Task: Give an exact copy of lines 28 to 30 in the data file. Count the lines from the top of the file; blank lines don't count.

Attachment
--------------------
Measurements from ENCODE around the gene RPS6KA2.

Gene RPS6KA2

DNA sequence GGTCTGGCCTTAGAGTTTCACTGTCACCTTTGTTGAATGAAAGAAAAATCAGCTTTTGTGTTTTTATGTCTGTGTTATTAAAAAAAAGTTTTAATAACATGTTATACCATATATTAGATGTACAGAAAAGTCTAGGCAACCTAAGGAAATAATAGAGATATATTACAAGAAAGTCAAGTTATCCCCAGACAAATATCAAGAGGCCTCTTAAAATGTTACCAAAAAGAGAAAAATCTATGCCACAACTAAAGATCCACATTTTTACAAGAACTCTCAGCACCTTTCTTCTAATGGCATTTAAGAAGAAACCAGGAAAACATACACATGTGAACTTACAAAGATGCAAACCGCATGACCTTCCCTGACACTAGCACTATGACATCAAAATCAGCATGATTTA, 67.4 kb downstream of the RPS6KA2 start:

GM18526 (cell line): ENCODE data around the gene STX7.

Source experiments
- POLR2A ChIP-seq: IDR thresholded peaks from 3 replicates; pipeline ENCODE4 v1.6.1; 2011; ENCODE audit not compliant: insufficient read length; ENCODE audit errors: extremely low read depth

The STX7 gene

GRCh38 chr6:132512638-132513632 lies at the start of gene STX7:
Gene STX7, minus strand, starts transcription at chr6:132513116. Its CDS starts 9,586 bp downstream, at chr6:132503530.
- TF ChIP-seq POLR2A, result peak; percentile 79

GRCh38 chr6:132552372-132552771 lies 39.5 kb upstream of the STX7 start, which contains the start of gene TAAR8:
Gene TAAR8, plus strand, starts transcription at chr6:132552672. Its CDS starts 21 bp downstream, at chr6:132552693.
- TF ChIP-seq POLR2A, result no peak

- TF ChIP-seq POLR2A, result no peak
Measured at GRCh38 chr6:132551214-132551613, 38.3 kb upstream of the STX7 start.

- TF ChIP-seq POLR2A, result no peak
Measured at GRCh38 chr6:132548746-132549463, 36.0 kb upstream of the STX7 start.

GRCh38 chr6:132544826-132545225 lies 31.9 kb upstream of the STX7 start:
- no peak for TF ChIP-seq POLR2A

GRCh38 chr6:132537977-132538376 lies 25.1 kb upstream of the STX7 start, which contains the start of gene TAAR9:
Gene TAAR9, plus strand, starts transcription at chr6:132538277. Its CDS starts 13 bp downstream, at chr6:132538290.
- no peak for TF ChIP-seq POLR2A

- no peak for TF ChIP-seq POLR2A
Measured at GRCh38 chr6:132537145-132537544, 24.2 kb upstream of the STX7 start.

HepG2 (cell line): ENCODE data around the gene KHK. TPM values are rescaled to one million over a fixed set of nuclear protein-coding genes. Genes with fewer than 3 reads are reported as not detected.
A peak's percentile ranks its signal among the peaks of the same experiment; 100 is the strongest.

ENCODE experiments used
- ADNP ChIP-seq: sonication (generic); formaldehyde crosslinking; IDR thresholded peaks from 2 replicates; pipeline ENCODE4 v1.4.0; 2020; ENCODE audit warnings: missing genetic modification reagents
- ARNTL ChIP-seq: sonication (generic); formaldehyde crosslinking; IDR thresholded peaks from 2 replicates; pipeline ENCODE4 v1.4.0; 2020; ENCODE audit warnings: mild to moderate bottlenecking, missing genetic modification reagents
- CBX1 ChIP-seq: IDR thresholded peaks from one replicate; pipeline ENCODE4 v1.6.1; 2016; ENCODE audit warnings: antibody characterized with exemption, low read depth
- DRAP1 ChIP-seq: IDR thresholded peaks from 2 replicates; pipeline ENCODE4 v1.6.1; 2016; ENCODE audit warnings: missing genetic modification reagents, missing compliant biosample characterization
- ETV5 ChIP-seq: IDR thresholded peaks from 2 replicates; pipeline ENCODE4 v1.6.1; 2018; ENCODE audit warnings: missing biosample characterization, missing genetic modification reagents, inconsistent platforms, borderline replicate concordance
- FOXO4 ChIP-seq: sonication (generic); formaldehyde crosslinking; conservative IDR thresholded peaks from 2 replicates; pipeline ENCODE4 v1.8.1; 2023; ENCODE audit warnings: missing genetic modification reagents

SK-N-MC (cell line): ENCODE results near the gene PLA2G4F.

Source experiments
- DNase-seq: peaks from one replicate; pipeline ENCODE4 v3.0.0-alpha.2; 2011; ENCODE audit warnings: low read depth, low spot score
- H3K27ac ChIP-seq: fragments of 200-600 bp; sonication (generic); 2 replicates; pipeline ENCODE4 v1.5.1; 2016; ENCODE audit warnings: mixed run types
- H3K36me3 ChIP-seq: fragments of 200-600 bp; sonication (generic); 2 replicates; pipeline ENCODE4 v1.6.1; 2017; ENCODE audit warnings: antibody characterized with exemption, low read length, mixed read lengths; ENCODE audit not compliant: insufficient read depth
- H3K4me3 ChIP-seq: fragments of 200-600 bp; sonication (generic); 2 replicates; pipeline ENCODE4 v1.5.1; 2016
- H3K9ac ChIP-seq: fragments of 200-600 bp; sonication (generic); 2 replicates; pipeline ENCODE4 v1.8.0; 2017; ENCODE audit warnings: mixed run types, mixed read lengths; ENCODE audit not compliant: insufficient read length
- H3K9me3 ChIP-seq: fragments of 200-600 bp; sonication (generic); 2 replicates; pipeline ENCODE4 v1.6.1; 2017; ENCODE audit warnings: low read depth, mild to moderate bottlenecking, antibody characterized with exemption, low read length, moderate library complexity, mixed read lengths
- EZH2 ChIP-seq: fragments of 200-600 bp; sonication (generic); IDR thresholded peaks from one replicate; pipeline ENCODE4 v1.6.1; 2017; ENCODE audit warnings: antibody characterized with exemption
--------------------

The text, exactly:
- ADNP ChIP-seq: sonication (generic); formaldehyde crosslinking; IDR thresholded peaks from 2 replicates; pipeline ENCODE4 v1.4.0; 2020; ENCODE audit warnings: missing genetic modification reagents
- ARNTL ChIP-seq: sonication (generic); formaldehyde crosslinking; IDR thresholded peaks from 2 replicates; pipeline ENCODE4 v1.4.0; 2020; ENCODE audit warnings: mild to moderate bottlenecking, missing genetic modification reagents
- CBX1 ChIP-seq: IDR thresholded peaks from one replicate; pipeline ENCODE4 v1.6.1; 2016; ENCODE audit warnings: antibody characterized with exemption, low read depth